Monday, September 30, 2013

Petrified Wood: From Tree to Stone


Décor Factors and Suggestions – Beauty with a rich history is the perfect way to describe petrified wood. The different tones of colors make petrified wood one of nature’s most amazing creations. The variation in color is due to the different elements that are found in petrified wood. Smaller pieces of petrified wood look wonderful on a bookshelf, while larger pieces would make delightful tables or look stunning as a natural sculpture. Some pieces would also lend themselves well to wall hangings.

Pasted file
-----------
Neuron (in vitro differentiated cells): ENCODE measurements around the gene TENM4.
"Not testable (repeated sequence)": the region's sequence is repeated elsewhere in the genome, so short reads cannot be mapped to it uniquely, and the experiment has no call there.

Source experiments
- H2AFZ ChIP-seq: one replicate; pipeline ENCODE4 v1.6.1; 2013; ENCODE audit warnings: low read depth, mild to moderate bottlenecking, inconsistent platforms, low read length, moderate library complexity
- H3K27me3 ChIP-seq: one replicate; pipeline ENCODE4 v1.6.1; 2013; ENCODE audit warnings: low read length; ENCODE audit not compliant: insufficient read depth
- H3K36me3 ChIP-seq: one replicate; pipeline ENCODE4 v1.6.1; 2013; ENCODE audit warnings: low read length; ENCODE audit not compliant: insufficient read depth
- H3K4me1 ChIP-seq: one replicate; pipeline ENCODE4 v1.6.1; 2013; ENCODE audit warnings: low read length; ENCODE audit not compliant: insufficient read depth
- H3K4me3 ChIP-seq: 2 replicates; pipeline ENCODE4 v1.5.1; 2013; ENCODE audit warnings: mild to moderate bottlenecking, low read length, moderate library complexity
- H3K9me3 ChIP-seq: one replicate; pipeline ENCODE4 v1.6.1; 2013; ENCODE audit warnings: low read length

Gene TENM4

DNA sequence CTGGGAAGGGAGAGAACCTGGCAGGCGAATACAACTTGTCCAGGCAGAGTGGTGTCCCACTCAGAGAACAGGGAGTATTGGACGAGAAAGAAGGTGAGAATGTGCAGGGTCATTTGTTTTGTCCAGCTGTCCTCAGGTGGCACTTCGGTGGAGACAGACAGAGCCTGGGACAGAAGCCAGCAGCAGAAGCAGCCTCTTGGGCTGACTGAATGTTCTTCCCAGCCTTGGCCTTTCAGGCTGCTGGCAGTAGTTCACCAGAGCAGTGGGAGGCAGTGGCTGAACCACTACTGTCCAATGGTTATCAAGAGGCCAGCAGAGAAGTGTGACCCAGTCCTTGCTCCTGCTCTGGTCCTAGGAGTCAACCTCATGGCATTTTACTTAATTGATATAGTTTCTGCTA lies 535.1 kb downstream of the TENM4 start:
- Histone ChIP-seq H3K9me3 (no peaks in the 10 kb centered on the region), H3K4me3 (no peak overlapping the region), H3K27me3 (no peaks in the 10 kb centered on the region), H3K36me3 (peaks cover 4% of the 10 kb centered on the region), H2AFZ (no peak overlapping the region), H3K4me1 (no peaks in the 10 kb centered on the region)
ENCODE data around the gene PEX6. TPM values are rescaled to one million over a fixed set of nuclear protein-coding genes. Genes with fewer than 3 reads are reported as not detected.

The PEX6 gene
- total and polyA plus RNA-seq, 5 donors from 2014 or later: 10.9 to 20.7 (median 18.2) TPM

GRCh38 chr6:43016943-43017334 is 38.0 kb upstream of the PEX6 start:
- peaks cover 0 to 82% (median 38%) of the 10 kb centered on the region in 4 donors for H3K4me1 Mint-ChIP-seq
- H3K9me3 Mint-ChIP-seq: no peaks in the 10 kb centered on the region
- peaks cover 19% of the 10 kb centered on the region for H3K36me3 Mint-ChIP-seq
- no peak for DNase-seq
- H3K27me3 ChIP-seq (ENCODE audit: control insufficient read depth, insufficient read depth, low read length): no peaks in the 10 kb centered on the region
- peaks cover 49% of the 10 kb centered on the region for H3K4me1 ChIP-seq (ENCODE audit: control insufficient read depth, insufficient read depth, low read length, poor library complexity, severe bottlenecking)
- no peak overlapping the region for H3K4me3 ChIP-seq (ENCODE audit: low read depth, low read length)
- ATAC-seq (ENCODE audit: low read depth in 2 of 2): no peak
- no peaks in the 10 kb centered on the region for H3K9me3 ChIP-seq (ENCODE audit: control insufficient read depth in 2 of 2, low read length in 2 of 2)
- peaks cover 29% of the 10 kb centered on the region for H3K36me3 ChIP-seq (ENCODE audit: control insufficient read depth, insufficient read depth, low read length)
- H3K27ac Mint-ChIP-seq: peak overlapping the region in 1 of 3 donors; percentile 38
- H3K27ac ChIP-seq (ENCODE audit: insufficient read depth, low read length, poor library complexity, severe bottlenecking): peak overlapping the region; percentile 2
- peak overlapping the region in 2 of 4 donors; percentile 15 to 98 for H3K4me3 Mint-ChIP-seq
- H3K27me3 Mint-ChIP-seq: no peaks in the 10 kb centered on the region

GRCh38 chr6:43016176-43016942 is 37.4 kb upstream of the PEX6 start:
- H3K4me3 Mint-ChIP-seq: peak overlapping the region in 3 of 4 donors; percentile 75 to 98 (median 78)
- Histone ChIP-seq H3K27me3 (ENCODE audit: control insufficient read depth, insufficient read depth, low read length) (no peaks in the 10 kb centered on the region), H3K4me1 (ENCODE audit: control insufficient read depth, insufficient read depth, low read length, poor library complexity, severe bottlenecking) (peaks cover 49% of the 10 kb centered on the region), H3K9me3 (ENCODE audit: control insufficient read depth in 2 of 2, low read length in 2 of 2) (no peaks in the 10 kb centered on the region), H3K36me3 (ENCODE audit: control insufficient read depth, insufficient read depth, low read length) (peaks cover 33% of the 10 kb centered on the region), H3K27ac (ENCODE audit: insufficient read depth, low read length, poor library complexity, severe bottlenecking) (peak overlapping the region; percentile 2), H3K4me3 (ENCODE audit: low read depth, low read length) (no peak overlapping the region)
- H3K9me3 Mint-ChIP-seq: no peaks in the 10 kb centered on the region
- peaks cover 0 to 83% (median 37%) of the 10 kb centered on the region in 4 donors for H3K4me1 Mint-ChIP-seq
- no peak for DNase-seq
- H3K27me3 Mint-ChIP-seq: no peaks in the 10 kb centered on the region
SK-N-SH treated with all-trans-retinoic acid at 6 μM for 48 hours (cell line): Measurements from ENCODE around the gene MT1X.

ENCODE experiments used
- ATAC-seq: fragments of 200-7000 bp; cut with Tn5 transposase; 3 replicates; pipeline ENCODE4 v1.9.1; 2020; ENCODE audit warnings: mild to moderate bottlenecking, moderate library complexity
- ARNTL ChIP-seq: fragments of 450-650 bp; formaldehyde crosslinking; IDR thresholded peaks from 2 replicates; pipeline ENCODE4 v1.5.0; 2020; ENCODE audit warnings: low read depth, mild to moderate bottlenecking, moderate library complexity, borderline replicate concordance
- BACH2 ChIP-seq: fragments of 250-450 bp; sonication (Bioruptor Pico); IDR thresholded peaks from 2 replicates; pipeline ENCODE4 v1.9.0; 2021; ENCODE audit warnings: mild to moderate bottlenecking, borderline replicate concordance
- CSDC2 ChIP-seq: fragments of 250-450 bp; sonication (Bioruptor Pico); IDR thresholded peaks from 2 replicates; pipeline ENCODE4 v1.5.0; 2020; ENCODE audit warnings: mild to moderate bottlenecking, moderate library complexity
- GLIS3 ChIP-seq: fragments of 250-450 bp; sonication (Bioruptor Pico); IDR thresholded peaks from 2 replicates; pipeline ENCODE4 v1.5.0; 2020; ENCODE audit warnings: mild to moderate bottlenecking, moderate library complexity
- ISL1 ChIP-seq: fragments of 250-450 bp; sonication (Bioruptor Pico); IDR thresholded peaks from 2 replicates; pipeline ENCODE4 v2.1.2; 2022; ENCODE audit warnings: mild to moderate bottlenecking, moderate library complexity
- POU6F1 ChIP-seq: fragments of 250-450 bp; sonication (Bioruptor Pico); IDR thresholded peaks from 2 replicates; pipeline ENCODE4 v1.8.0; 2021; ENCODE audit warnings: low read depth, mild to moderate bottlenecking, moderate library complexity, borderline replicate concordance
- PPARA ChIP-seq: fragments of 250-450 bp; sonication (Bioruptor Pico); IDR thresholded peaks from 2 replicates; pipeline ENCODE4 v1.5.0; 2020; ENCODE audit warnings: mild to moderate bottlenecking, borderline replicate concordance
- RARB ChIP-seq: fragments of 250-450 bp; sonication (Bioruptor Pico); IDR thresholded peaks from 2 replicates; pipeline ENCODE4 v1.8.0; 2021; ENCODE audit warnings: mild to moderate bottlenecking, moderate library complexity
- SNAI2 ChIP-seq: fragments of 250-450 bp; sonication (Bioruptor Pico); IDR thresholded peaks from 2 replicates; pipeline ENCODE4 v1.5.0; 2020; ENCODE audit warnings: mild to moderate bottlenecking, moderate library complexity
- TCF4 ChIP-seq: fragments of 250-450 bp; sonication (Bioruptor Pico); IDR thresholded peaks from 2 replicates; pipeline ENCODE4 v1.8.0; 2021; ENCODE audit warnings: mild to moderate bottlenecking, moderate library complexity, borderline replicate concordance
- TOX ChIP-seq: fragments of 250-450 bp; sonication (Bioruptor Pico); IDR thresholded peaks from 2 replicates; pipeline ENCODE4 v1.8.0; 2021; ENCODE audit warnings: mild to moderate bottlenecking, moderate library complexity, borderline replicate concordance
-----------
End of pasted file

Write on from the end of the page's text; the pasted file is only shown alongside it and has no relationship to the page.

Petrified wood can be displayed in many different ways. Touchstone Gallery offers bookends, slices, slabs, tables, and stumps. The variety of styles makes incorporating petrified wood into your décor easy. Petrified wood will be sure to draw the attention of all those who view it, a gorgeous addition to your home or office.
Home Décor Featuring a Fascinating Story
Legend and Lore – The word petrified comes from the Greek word, petros, meaning stone. In the Stone Age, early civilizations used petrified wood to make tools and weapons. In medieval times, amulets made of petrified wood were thought to impart longevity on who ever wore it. Arizona petrified wood has an interesting story behind its formation. Trees that grew in Colorado and New Mexico would be knocked over by flooding rains and would float down river. The tree would then be covered in mud and preserved in a different location then where they originated.